Khalil’s attorney said the businessman bought the deputy a truck and paid for his children’s school activities in exchange for information about Greenville County investigations into Khalil’s business and other gambling operations. Warrants state that, at some point between June 2008 and January 2014, Smith told Khalil “sensitive law enforcement information.”

Smith was charged with Misconduct in Office, and Public Misconduct in Office. He faces up to 11 years in prison if given the maximum sentence.

SC Democrats pluck new director out of Kansas

Jason Perkey (Image: Association of State Democratic Chairs)

Jason Perkey (Image: Association of State Democratic Chairs)

The South Carolina Democratic Party (SCDP) has named a new executive director, in the hope that he can reverse the statewide party’s downward trajectory the last 20 years.

The party named Jason Perkey as its new non-elected leader Friday. Perkey comes to South Carolina from Kansas, where he led the state party for the past two years. He has also worked on campaigns in Kentucky, Illinois, and Virginia, according to a release from the SCDP.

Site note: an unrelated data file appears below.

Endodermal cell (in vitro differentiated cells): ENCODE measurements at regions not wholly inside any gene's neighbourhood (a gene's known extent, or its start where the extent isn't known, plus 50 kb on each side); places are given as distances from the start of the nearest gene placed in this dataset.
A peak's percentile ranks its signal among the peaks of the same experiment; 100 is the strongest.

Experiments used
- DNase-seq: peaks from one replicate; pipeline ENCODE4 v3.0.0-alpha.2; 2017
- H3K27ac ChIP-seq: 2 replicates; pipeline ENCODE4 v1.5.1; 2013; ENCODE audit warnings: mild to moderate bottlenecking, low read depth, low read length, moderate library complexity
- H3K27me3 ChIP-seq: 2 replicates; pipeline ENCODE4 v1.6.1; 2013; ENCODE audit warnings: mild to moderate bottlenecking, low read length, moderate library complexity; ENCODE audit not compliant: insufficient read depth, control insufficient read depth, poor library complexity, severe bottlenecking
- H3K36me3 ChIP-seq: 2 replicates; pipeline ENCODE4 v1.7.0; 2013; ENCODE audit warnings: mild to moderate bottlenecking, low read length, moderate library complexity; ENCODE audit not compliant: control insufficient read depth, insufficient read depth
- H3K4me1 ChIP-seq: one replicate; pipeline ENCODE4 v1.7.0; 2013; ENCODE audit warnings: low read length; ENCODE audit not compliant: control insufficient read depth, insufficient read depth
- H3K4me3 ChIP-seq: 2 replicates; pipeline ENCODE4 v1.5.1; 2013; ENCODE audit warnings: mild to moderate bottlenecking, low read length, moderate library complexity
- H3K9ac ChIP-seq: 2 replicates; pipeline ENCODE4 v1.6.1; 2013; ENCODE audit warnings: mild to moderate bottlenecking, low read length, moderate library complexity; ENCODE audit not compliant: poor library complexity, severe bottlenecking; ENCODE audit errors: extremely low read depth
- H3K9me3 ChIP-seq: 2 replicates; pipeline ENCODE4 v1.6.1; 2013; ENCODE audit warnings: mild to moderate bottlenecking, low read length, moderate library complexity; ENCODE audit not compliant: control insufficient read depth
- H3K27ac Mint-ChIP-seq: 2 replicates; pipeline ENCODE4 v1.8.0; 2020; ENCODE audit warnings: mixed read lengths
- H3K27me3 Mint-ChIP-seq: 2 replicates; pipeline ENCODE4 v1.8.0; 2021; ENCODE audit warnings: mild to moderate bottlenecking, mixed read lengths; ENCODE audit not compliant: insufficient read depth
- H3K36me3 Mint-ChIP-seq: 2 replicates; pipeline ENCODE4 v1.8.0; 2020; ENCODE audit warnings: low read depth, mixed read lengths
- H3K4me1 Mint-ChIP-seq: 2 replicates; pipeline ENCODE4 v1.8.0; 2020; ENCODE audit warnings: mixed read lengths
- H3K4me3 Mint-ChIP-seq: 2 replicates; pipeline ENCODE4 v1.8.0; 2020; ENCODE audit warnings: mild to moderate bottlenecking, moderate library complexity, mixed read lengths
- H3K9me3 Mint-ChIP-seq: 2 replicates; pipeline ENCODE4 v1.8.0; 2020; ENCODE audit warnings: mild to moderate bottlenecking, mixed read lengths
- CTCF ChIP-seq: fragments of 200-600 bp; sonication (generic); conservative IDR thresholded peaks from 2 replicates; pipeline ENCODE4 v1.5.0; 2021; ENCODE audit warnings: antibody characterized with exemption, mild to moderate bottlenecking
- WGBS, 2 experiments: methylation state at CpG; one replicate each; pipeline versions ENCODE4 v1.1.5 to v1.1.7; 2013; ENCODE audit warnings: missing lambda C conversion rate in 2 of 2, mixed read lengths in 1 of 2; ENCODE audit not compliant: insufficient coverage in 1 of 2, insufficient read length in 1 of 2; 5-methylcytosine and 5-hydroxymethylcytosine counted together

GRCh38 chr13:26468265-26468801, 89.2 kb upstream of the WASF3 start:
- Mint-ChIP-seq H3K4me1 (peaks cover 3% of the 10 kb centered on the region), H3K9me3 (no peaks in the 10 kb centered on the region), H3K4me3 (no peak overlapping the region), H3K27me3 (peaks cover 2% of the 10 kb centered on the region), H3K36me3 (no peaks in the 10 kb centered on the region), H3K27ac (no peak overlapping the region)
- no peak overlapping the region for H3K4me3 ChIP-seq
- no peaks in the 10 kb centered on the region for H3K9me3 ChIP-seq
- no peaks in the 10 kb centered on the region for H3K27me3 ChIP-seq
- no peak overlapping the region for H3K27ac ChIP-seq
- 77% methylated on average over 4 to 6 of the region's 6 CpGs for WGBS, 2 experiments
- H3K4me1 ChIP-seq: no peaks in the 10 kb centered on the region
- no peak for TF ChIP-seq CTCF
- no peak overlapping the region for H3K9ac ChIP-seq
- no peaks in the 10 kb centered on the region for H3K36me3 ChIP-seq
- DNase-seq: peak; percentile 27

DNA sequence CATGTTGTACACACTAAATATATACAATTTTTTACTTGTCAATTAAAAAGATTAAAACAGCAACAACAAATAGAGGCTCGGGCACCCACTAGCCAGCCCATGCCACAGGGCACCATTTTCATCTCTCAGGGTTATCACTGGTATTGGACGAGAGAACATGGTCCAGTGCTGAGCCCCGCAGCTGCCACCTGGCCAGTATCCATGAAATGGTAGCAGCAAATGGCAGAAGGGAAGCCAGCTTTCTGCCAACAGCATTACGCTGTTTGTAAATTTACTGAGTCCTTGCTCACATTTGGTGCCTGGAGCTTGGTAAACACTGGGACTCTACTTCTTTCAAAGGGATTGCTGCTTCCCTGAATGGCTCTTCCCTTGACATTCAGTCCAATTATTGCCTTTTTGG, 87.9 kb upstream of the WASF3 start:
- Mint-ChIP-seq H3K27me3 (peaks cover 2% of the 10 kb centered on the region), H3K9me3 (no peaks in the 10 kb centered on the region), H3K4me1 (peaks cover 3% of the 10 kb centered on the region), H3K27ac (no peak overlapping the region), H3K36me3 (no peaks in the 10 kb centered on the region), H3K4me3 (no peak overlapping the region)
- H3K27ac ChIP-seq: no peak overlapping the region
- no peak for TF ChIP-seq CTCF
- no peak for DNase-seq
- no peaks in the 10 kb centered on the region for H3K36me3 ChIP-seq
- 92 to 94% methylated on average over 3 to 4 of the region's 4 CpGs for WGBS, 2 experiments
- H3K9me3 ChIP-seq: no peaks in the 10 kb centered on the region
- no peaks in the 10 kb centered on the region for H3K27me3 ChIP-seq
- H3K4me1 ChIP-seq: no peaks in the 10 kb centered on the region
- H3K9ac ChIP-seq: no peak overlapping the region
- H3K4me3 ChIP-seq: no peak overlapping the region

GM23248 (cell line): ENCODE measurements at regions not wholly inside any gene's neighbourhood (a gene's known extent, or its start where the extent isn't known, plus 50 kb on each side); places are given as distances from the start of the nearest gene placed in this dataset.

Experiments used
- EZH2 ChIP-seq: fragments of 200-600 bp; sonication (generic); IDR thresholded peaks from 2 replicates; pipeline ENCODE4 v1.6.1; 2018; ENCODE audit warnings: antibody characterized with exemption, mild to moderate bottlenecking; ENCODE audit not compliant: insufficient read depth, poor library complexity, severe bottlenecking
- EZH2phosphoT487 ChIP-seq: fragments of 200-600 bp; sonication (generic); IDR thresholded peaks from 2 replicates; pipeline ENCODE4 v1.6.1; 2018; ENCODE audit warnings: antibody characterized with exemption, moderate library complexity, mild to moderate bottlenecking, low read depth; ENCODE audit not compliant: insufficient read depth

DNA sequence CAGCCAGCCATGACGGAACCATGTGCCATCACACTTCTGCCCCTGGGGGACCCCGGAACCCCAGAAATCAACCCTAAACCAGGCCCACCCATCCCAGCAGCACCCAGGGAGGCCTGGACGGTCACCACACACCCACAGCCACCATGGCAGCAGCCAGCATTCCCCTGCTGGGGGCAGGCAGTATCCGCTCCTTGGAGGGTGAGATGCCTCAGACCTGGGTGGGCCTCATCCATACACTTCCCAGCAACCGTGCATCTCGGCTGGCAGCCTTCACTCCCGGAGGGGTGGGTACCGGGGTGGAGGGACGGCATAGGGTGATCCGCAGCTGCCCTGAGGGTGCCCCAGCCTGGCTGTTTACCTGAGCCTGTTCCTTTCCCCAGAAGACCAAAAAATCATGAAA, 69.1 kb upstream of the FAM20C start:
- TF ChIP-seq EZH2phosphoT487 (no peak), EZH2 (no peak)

The Louisville, Ky., native has some ties to the Palmetto State, getting his undergraduate degree from Coker College in Hartsville.

“I look forward to returning to the state where I earned my bachelors degree and to working with Chairman Harrison and the rest of the SCDP team to make sure Democrats are successful in the upcoming election and beyond,” he said in an emailed statement.